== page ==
Waugh couldn't disagree more. "I don't let anyone else define what my business is. I have defined it as bringing the corporate sector into our share of stewardship for the planet," she says. This is a woman who doesn't check her values at the office door.

We won't settle this argument. The market will. Some companies will stick to business as usual. Others will embrace social responsibility. We'll see which perform better.

"It's almost a complete waste of time to talk about ethics and moral values if you want to change business behavior," says Paul Gilding, a former executive director of Greenpeace who has consulted with DuPont and Ford, among others. "The only thing that's going to drive sustainability in a lasting way is if it leads to profit and growth in big corporations."

The evidence that corporate social responsibility drives profit and growth is inconclusive, in part because the field is so new. There's also the difficulty of defining social responsibility, as the burger-vs.-soy problem illustrates. So-called socially responsible investment funds have generally tracked the broader stock market. Since its inception in 1991, the Domini Social Equity fund, the oldest and largest such fund, has gained an average of 8.66% annually, while the S&P 500 has gained 9.0%. On the other hand, a recent study by Governance Metrics International, which rates companies on their governance policies, labor practices, environmental activities, and litigation history, found that stocks of the top-ranked firms significantly outperformed the market, while low-rated companies trailed the indexes. For now, about the most you can say is that there doesn't seem to be a financial penalty for embracing socially responsible programs.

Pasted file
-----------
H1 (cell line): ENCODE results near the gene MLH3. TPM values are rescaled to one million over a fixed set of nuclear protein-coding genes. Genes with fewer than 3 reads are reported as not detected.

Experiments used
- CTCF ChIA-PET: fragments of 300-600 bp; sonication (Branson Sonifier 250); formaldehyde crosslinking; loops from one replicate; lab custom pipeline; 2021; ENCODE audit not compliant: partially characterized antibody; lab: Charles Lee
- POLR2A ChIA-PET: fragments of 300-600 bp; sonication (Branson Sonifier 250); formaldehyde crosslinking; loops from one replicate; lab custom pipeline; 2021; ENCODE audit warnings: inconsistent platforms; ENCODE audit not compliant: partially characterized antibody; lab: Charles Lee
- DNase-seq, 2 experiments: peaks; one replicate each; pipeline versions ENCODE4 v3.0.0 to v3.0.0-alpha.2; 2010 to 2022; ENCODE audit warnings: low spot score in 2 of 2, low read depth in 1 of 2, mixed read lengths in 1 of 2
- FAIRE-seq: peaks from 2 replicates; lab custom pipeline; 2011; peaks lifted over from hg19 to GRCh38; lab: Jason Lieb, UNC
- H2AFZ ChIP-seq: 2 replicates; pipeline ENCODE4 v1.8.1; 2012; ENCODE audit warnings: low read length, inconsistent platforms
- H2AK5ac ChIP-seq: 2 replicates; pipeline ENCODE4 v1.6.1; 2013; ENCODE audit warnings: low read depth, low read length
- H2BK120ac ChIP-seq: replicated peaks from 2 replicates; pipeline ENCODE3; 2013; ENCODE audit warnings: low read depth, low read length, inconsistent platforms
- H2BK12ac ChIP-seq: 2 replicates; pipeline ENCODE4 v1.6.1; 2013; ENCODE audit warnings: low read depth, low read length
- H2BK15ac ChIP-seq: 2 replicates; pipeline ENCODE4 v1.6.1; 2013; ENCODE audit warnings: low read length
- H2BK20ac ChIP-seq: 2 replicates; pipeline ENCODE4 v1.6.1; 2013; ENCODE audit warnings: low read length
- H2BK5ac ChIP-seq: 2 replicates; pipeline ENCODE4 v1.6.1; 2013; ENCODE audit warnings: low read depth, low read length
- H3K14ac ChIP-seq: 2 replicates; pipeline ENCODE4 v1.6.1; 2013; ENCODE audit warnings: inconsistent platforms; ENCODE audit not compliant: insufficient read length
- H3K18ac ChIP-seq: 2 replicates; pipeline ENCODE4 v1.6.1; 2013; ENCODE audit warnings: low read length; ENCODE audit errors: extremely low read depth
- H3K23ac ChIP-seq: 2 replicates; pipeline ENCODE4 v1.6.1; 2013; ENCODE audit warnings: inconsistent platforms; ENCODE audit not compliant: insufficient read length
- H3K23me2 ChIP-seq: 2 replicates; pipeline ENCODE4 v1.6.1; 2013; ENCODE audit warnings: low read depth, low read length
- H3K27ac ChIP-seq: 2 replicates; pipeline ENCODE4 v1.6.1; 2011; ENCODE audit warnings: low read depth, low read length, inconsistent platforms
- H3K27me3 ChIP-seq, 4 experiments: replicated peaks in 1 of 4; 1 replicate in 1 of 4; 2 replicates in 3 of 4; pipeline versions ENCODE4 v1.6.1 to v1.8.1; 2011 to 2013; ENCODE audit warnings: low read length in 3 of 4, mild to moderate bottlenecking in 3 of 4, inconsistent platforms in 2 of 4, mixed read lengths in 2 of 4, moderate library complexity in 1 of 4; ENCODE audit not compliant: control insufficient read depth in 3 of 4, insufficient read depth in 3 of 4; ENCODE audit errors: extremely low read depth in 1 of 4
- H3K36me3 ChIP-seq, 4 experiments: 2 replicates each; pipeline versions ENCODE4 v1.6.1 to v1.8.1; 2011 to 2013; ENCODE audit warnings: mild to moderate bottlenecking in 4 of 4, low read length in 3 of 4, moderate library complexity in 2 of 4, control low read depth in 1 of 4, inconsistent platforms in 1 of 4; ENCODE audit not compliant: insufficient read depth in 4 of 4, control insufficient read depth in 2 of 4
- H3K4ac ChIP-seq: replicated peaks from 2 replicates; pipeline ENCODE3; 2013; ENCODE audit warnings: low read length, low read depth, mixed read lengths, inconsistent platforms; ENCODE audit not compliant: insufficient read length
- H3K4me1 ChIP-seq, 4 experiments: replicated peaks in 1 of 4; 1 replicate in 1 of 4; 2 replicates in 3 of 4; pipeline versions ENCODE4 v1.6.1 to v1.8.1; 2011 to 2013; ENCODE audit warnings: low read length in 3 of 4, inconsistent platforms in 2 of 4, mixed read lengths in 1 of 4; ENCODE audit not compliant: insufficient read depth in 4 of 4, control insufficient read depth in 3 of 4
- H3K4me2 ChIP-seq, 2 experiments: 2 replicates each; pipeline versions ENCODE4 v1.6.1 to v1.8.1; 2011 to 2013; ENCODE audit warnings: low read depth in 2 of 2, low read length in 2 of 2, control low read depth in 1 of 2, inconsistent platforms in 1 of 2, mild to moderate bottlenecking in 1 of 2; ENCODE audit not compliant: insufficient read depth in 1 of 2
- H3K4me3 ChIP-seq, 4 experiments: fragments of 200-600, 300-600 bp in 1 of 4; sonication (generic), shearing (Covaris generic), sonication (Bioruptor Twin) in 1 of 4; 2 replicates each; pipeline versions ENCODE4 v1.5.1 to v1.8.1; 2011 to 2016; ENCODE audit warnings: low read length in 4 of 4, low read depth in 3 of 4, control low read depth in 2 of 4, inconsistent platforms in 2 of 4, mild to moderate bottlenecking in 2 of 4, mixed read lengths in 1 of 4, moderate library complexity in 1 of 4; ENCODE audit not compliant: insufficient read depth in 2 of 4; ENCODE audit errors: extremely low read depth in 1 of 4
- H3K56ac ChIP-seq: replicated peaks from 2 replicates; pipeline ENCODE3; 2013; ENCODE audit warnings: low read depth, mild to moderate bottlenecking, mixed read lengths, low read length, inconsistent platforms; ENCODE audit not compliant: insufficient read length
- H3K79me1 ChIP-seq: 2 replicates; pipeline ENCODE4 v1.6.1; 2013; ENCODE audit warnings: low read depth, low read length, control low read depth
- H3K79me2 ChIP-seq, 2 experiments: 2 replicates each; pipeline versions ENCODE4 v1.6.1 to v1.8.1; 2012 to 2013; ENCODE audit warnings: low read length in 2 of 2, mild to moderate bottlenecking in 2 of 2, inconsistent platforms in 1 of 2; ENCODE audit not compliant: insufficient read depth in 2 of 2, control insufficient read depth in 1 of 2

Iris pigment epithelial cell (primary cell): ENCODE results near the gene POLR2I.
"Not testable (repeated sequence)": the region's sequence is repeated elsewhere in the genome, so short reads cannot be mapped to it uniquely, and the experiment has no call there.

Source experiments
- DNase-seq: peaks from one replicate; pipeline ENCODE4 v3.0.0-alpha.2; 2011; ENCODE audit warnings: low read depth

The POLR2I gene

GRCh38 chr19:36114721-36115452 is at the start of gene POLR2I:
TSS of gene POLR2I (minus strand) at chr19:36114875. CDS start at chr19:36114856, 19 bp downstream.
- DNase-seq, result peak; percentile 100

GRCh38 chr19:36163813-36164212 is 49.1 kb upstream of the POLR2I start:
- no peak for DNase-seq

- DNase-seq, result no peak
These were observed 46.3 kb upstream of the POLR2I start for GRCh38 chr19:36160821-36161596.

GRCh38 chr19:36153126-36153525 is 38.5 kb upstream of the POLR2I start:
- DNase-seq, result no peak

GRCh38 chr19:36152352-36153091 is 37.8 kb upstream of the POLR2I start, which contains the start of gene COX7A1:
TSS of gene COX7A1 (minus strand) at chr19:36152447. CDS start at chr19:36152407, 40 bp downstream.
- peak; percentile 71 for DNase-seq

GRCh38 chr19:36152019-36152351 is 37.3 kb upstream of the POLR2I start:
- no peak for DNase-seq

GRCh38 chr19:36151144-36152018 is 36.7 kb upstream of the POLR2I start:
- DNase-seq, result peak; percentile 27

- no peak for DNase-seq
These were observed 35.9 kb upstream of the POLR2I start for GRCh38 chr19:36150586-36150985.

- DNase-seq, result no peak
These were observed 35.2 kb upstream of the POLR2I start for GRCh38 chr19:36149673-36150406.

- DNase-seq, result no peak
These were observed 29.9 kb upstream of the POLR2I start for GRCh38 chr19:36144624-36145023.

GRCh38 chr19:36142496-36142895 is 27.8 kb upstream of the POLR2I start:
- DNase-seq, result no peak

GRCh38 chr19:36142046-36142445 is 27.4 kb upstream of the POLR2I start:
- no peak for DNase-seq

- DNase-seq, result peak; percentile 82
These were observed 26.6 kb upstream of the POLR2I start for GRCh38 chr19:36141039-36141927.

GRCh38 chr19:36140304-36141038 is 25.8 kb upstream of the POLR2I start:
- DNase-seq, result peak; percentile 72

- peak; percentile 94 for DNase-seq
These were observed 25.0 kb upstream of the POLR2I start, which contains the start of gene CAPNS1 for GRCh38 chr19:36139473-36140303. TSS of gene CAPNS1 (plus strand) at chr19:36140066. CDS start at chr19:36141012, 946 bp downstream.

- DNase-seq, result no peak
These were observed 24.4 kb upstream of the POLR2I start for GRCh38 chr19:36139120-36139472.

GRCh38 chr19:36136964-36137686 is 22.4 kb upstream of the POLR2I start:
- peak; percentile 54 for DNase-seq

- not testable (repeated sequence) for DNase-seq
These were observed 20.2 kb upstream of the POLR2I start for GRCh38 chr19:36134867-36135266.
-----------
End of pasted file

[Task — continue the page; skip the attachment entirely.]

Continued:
Back at DuPont headquarters in Wilmington, Paul Tebo looks at the question differently. Tebo argues that both the world and the company are better off because of the progress DuPont has made. It has dramatically reduced greenhouse gas emissions and hazardous waste, even after accounting for the sale of Conoco, and its waste-treatment costs are down. Looking ahead, DuPont wants to generate 25% of revenues from renewable resources by 2010. (Currently the figure is 14%.) That is one reason DuPont plans to divest its big, oil-based textiles and interiors unit, which makes nylon, polyester, and Lycra, and instead is talking about making clothes from corn. That, at least, is the promise of Sorona, a new stretchable fabric made partly from corn. DuPont's mission of sustainable growth is also driving its efforts to produce high-tech products like Tyvek, a housing-insulation wrap that saves far more energy than is required to produce it; Super Solids, a paint that can be applied to cars without discharging toxic solvents into the air; and Solae, a soy protein formulation that goes into more than 1,000 food products, including 8th Continent soymilk. "The closer we can align with social values," Tebo says, "the faster we'll grow."

The trouble is, none of this has paid off in a tangible way for investors, at least not yet. Since CEO Holliday, the architect of DuPont's sustainable growth strategy, took over in 1998, its shares have lost 13% of their value. (The S&P 500 has gained 6% during the same period.) While DuPont's sustainable businesses are doing well, they are still small and haven't offset the sluggish performance of its old-line chemical operations. Sorona, soymilk, and sustainability don't seem to be playing on Wall Street. Nor do many investors appear to care that McDonald's sells antibiotic-free chickens, or that HP wants to deliver technology to the world's poor.

The lack of hard evidence doesn't mean the theory of corporate responsibility is wrong. If reputation and brand matter as much as experts say, companies with a mission that goes beyond making money will do better when it comes to recruiting, retaining, and engaging their workers and attracting loyal customers. Besides, what's the alternative? Focusing on short-term profit as opposed to long-term value? "We believe that a company that pollutes the environment or mistreats its workers can get away with it for a while," says Julie Fox Gorte, director of social research for the Calvert Asset Management, a social investing firm. "But eventually it's going to come back to haunt them."